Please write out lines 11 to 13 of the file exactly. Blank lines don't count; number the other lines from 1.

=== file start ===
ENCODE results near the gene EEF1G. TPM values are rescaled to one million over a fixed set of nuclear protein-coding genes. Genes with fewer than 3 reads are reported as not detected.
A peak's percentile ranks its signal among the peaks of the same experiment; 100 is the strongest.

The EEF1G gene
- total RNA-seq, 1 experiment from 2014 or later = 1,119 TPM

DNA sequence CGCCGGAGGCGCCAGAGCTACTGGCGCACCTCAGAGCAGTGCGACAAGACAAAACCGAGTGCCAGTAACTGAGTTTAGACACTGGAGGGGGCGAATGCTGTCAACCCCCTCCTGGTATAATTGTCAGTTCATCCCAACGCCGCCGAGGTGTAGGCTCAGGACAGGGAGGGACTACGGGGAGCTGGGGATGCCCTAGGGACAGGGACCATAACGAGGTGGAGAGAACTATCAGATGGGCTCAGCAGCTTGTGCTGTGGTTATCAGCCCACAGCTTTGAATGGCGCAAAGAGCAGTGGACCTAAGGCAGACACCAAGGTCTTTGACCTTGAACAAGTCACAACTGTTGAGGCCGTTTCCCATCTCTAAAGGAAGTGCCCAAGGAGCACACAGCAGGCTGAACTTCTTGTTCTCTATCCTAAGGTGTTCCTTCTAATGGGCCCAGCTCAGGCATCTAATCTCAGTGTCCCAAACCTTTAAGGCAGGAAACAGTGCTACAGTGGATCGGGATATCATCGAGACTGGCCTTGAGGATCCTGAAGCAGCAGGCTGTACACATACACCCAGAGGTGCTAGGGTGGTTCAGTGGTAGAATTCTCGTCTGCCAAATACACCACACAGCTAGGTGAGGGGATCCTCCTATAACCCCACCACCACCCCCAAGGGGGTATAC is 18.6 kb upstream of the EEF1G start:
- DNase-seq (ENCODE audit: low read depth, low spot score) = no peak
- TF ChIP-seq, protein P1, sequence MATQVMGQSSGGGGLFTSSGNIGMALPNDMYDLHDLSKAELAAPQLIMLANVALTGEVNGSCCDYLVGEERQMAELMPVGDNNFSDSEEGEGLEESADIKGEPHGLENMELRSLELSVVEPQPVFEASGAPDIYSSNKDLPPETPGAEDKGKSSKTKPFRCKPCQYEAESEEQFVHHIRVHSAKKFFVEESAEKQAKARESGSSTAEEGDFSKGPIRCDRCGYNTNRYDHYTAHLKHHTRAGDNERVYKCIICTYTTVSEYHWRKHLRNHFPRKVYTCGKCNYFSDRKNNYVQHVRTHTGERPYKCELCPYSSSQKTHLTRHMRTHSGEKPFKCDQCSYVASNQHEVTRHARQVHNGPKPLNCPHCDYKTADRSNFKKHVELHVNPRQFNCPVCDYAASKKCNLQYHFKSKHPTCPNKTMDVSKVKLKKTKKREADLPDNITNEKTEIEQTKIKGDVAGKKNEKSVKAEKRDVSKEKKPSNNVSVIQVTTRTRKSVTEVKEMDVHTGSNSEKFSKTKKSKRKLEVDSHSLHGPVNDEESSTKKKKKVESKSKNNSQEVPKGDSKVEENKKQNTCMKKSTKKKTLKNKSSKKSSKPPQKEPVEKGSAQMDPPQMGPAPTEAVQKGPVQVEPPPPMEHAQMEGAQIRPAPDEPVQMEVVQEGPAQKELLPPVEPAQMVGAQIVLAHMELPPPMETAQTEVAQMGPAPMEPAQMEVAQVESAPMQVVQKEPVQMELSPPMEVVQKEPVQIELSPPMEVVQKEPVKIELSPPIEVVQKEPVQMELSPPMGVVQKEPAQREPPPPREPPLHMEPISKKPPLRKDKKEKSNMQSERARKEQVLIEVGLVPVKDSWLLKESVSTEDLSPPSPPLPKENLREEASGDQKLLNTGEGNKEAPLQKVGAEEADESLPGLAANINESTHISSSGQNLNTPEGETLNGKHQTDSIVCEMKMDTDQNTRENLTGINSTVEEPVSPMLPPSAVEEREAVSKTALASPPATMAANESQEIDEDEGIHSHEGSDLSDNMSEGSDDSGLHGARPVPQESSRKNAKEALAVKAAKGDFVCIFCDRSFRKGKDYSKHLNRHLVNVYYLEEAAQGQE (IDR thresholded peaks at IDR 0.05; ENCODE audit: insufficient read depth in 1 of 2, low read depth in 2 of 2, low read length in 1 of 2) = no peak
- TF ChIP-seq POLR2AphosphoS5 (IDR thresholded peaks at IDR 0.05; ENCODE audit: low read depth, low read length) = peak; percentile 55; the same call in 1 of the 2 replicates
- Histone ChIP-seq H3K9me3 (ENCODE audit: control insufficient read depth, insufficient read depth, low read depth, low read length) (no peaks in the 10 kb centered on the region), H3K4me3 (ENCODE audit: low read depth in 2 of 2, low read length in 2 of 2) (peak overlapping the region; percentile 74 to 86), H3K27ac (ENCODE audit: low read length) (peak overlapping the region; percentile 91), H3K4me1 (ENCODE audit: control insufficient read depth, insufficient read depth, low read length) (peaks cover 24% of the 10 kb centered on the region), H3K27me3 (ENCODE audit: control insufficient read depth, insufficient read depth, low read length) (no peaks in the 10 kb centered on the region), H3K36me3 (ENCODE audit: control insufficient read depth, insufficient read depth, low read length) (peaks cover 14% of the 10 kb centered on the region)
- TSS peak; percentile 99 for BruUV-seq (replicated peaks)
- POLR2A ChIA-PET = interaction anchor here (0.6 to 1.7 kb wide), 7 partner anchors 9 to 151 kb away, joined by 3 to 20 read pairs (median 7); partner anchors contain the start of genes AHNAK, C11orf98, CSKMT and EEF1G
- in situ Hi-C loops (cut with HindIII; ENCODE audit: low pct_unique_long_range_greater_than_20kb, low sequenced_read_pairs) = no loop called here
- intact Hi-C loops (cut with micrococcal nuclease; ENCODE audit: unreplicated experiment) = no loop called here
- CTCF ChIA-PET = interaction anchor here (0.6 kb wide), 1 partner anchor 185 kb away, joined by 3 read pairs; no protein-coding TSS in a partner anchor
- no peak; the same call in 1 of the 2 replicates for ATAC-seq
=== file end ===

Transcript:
- POLR2A ChIA-PET = interaction anchor here (0.6 to 1.7 kb wide), 7 partner anchors 9 to 151 kb away, joined by 3 to 20 read pairs (median 7); partner anchors contain the start of genes AHNAK, C11orf98, CSKMT and EEF1G
- in situ Hi-C loops (cut with HindIII; ENCODE audit: low pct_unique_long_range_greater_than_20kb, low sequenced_read_pairs) = no loop called here
- intact Hi-C loops (cut with micrococcal nuclease; ENCODE audit: unreplicated experiment) = no loop called here